clock menu more-arrow no yes mobile
Shutterstock

The Big Montreal Samosa Map

Your guide on this city's best Indian pastry pockets

View as Map

Oh, samosas. So cheap, so delicious. So, portable, so reliable. So ubiquitous in Montreal, for some reason.

Walking down Sainte Catherine Street, you’re there in heated cubes by depanneur doors, glowing like golden beacons in the long winter night. High school memories carry your scents, as clubs hawked you as some kind of Civic Organizing for Dummies®, raising funds for "humanitarian" trips to South America. The lofty halls of Montreal’s universities ring with your name as associations sell you as lures for student-politicking.

Brokers and construction workers grab you on breaks. Your crumbs line the carpets of countless commuting cars. You are the great culinary equalizer of this city. You have saturated the market. You are the iPhone of triangular pastries. The Corolla of potato-filled pockets. The corner dep of deep-fried food.

Maybe it’s because you’re so handy. Maybe it’s because you’re so reasonably priced, in a city with six universities, twelve colleges, and tens of thousands of indebted students attending each of them. Can we ever know, or does it even matter? You’re here, and we’re happy.

We Montrealers may disagree on where to find the best version of you, the most authentic version of you, the most spicy or crunchy or equilateral version of you. But we only fight because we love you.

Anyway, here are some of the most reliable places where you can be found and eaten. Here are some places to fight about you.

Read More

Maison de Samosa Express

Copy Link
“Variety is the spice of life” is something people say. “Variety is the adjective for Maison Samosa Express” is something people should say. Between veggie, chicken, beef, lamb, and spinach-cheese samosas, this pared-down restaurant near Vanier College is a place to try the different tastes that samosas have when one puts different stuff inside them. If ever you get sick of the classic potato innards, that is.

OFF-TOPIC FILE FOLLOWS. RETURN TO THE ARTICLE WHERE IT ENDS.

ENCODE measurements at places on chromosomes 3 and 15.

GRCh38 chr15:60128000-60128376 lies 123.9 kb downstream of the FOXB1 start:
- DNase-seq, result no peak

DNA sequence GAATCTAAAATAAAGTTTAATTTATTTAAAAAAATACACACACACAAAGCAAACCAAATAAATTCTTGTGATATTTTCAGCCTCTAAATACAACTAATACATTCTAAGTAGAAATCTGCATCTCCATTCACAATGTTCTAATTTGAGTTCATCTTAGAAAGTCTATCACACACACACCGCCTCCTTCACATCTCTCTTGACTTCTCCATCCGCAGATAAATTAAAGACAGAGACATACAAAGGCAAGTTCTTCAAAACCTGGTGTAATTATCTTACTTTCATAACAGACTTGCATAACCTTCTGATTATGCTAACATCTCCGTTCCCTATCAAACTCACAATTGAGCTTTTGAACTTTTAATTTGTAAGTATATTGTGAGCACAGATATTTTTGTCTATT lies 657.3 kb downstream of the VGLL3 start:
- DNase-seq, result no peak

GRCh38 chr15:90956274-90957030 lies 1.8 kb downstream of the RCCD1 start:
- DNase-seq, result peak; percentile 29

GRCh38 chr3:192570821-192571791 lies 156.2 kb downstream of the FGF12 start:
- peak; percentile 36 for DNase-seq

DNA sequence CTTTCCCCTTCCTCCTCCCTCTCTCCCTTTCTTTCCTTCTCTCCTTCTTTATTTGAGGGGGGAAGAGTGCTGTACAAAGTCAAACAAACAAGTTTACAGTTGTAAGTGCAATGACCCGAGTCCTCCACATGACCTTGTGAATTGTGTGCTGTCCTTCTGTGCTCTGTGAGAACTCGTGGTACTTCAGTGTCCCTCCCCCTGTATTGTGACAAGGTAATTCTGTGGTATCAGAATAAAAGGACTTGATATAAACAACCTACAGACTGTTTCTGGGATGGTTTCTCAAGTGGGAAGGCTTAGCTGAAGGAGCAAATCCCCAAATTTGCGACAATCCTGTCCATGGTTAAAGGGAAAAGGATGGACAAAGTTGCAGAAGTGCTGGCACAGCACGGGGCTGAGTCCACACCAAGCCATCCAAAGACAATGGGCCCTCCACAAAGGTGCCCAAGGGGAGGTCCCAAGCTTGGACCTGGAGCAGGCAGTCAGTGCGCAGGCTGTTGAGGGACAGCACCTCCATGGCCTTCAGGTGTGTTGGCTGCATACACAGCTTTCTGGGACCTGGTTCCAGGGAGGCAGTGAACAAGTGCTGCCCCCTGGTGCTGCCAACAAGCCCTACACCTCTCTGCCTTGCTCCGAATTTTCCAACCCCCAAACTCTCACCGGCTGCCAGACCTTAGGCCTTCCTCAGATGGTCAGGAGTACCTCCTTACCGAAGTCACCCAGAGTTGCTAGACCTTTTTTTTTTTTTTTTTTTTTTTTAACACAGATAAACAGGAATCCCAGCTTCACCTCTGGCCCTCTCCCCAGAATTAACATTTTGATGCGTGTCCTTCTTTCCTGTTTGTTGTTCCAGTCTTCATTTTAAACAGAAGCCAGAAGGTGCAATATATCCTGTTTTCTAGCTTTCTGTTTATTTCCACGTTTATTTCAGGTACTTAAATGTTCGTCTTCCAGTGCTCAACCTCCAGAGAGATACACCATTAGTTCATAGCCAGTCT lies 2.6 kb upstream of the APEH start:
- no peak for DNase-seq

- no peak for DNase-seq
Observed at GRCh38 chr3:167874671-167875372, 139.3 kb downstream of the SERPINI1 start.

Carl Bindman
Whether or not you know of the unassuming restaurant near Namur metro, you’ve probably had a Pushap samosa. It’s the central hub of samosa distribution wheel reaching to bake sales, fundraisers, and campuses all across the city. These are as close to being The Montreal Samosa as any samosa can be, and with damn good reason.
Carl Bindman

Maison India

Copy Link
As one of a trifecta of classic Indian restaurants along Sherbrooke St. in N.D.G., Maison India has the traditionals done traditionally, and the samosas are no exception. They’re no exception in the most pleasant sense, that is: this is the standard samosa, assuming the standard is high.

Palais d'Ajit

Copy Link
The samosas at Palais D’Ajit come sprinkled with a spicy, salty, masala, like fresh snow on Christmas morning. Fittingly, these samosas are a gift: with crispy, spiced crust and a light, almost-fluffy filling, D’Ajit’s double-samosa dish is delightful.
Carl Bindman

Thali Cuisine Indienne

Copy Link
The samosas take after the restaurant at Thali—they’re small and they’re loud. Packed with flavour and carrying a fair bit of kick with the accompanying chutney, the samosas come in two varieties: Lamb and veggie. One isn’t enough to satisfy, but it’s fine, since you’ll want to try the rest of the menu anyway.
Carl Bindman

Restaurant Biryani

Copy Link
In this sub-Concordian spot, the samosas are big, chunky, and wholesome. For a dollar each, with a selection of spicy or sweet sauces, two of these veggie-filled monsters is more than enough for a meal on the go. Wallets and stomachs will leave heavy and happy.
Carl Bindman
For the upscale samosa lover, the samosas at Le Taj are a more luxurious option than the other more fast-food street-style samosas on this list. Delicate crust, gentle spicing, arranged sauces and toppings — it’s fancy. It’s a fancy samosa. Who would’ve thought?

Namaste

Copy Link